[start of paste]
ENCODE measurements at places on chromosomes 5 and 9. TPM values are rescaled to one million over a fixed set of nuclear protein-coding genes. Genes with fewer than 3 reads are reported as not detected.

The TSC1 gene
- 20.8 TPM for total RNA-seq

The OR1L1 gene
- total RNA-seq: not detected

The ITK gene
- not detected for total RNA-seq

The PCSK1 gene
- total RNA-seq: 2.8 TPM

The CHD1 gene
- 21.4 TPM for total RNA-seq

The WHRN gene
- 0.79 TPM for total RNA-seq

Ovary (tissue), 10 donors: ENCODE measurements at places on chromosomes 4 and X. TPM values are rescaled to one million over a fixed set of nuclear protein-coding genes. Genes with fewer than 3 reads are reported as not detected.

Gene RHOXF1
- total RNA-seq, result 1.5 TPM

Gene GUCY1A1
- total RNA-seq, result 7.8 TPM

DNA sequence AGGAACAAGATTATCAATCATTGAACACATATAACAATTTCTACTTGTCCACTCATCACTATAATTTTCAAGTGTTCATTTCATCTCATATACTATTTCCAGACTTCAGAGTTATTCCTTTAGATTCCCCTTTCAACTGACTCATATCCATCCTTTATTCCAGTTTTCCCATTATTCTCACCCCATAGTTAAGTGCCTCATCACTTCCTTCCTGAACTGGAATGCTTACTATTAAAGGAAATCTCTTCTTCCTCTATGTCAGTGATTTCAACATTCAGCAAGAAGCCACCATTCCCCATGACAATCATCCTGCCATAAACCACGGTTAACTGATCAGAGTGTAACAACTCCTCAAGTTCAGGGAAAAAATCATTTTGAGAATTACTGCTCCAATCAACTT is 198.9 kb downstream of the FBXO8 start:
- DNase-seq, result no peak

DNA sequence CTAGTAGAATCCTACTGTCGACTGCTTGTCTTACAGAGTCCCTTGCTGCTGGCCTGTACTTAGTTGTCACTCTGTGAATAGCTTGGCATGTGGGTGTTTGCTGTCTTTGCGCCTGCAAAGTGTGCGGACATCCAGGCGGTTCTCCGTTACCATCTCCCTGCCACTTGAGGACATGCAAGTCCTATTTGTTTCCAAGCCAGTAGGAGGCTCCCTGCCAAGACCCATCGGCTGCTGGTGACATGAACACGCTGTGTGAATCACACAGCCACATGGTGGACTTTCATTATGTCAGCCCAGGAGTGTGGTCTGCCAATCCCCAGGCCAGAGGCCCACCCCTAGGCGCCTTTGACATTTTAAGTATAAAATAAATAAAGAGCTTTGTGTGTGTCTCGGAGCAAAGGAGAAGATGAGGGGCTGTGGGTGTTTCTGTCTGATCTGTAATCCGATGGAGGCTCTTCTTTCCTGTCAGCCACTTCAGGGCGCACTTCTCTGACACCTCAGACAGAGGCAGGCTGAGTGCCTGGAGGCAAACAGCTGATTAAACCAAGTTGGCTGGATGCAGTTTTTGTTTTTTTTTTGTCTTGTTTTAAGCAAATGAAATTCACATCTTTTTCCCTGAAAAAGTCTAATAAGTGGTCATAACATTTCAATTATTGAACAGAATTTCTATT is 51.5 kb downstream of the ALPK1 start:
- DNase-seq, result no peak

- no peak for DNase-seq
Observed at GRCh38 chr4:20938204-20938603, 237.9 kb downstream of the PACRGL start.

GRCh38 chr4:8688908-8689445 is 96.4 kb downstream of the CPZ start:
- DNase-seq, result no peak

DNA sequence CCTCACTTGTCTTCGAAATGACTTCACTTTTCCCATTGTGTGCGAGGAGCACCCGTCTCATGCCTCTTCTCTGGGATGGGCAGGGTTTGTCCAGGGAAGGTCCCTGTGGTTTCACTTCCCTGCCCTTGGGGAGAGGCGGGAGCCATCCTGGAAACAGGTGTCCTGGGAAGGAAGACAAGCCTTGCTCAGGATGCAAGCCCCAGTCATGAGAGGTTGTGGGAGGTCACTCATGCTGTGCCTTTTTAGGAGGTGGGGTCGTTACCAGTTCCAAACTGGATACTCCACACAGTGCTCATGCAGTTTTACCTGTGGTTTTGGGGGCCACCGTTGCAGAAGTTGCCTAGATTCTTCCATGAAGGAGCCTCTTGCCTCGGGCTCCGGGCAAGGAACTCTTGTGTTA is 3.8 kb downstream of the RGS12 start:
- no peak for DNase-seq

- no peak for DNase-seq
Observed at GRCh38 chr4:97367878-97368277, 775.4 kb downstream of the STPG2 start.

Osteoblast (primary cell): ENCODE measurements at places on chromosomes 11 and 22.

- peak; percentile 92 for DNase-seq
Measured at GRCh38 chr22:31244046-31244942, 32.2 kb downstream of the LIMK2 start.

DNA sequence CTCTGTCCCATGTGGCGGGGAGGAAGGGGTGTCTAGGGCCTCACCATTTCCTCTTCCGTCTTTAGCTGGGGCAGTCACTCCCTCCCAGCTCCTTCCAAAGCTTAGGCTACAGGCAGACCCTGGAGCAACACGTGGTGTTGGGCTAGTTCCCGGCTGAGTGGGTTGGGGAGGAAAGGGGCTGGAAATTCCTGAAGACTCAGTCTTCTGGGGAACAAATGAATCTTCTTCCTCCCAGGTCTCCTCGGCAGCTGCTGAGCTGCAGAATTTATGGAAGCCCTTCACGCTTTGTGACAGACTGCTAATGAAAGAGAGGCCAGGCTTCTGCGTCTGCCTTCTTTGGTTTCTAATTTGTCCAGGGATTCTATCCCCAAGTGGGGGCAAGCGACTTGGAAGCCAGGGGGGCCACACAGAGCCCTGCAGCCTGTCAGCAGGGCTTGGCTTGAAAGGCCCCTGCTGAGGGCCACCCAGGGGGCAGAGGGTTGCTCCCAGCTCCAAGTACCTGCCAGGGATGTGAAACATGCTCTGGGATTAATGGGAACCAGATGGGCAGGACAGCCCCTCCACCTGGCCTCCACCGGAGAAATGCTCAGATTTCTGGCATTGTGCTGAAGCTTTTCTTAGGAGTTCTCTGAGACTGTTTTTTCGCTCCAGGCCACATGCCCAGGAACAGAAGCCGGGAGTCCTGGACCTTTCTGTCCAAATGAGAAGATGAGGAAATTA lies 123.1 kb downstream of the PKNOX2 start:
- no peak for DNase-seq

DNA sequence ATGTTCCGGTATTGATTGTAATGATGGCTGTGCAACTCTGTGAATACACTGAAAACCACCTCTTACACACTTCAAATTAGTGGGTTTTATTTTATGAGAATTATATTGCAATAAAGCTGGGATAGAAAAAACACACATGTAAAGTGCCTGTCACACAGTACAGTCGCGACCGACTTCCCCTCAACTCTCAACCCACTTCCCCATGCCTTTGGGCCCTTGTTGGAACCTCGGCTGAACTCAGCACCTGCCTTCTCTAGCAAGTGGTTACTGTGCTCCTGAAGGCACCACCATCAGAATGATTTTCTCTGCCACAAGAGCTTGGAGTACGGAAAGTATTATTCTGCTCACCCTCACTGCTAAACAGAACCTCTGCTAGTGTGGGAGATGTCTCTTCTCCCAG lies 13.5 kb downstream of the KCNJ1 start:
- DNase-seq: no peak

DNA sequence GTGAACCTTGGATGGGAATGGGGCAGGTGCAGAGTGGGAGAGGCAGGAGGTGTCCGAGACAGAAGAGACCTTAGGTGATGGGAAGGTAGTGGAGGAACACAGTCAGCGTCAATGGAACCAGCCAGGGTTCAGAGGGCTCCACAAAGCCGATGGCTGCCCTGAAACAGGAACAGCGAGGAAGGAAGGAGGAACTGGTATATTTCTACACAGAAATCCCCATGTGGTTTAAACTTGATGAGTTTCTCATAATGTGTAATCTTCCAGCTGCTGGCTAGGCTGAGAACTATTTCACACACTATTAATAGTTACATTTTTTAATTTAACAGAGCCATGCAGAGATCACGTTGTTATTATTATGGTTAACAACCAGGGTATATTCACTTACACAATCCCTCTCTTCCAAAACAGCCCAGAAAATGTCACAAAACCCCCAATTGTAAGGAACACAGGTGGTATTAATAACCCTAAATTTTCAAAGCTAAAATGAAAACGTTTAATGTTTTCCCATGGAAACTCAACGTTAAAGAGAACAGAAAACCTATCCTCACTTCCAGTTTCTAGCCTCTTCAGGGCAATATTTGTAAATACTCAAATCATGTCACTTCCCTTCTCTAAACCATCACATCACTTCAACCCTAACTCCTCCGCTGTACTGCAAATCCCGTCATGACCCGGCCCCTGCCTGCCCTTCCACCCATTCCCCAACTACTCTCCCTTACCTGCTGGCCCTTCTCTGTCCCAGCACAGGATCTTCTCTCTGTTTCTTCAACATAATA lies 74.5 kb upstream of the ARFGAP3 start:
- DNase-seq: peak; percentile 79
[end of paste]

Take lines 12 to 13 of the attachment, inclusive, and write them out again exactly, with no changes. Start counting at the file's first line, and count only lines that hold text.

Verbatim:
The WHRN gene
- 0.79 TPM for total RNA-seq